Anti-terrorist officers are drawing on the skills of the FBI and forensic psychologists in an attempt to get inside the mind of the man who calls himself "Mardi Gra".
Details emerged yesterday of an obsessive man who has gone to extraordinary lengths in his 16-month campaign against Barclays. He appears to have taken a great pride in his work - bombs have been meticulously packaged and he has used distinctive logos and wording.
As in the case of the American "Unabomber", who waged a war against technology, Carol Sellers, a forensic clinical psychologist, believes money is almost certainly not Mardi Gra's main motive. She said: "With most people who get involved in blackmail it's a one-off thing, because they don't want to get caught.
"Where somebody keeps making demands this suggests a more psychological element. I would say this person has a deep rooted grudge, a concern about something that happened in the past.
"He could be a former customer, an ex-employee who was made redundant, or even a businessman whose business was foreclosed.
"The case is most unusual because of the sheer persistence of the individual concerned. Whatever happened is psychologically very important to this person."
She said it was clear the bomber wanted publicity and the wish to be noticed was probably more important than any desire to hurt. But Ms Sellers warned if causing injury resulted in more publicity, it might spur the bomber on to take more extreme action.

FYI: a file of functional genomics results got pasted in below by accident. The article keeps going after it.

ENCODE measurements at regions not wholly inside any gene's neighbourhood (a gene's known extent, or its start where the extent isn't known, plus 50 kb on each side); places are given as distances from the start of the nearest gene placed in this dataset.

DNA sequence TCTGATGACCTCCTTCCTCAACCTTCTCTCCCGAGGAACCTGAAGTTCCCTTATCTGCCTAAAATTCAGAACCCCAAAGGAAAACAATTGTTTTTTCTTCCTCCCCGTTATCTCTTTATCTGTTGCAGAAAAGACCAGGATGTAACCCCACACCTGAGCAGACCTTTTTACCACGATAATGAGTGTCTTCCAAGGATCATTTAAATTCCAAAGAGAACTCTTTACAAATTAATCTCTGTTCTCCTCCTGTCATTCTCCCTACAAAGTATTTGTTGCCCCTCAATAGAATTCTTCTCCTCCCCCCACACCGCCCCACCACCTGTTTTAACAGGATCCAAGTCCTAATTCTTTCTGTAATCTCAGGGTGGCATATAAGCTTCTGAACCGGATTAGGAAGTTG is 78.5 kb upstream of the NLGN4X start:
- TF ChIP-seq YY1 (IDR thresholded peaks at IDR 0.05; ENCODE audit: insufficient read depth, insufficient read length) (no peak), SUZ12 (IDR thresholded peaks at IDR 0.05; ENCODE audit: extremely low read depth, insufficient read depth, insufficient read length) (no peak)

She added it would be wrong to assume the bomber was mentally ill.
"He is rational enough to organise an elaborate campaign," she said. "This is not someone who is mentally ill in the conventional sense."
That ability to carry out careful planning is shown in his demand that Barclays give him credit cards with special PIN numbers that would allow him to withdraw unlimited amounts of money from automatic cash machines. This is a similar ploy to the one devised by Rodney Witchelo, the former policeman who tried to extort pounds 4m from Heinz. Witchelo was jailed for 17 years in 1990 for spiking jars of baby food on supermarket shelves with bleach and razor blades.
The difficulties of handling and tracking down a blackmailer who targets a big business rather than an individual were examined last month by security consultant Brian Worth, a former Metropolitan Police deputy assistant commissioner.
Writing in Intersec, a security magazine, Mr Worth listed the typical characteristics of prosecuted corporate extortionists.
Perpetrators tended to be, lone men aged 30 to 50, with some business acumen, although often the business had failed. The person is also likely to be someone with no previous convictions and no connection with traditional criminals. They often make a "once and for all" extortion attempt and start out with no initial intention to harm.
The extortionist may also have experienced a "learning curve" - getting valuable lessons on how to pursue a campaign from previous, aborted extortion attempts, and may well have had some kind of inside information about the target business.